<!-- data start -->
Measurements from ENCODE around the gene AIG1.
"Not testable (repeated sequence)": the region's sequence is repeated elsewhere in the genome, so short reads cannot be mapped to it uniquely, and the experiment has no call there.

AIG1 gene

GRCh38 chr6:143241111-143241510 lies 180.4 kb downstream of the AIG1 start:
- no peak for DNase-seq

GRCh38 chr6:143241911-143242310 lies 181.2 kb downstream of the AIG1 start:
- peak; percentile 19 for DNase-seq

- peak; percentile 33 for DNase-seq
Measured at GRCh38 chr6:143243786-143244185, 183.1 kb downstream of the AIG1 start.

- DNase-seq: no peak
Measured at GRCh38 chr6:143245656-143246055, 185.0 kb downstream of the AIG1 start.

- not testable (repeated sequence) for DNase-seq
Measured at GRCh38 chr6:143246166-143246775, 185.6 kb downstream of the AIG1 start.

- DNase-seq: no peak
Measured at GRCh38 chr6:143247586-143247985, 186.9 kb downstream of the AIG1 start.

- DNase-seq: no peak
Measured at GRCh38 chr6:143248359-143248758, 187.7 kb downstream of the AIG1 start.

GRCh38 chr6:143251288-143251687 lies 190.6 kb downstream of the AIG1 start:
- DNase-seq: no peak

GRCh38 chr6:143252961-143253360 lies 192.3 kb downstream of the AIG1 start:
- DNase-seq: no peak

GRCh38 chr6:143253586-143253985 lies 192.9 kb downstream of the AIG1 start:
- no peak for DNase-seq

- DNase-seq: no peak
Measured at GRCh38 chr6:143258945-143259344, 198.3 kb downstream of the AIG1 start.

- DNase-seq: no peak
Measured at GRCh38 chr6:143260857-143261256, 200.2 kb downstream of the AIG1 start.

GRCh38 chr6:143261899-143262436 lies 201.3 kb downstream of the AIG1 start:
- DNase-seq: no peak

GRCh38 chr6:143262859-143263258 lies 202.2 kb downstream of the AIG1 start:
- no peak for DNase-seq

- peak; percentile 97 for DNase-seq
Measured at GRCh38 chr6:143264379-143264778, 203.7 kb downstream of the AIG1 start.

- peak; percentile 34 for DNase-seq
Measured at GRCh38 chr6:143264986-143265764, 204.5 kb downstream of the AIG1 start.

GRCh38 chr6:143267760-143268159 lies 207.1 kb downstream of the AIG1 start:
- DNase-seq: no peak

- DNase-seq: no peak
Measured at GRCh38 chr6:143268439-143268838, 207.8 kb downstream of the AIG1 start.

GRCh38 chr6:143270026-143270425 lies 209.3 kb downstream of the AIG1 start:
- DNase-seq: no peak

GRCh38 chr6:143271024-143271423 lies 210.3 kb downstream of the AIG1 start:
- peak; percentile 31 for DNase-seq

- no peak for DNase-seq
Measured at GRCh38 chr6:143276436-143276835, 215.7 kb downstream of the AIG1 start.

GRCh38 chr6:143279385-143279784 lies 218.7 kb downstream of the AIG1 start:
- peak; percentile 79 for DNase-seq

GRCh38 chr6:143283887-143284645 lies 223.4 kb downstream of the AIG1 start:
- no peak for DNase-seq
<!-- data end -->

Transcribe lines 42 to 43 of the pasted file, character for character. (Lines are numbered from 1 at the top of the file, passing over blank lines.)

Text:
GRCh38 chr6:143271024-143271423 lies 210.3 kb downstream of the AIG1 start:
- peak; percentile 31 for DNase-seq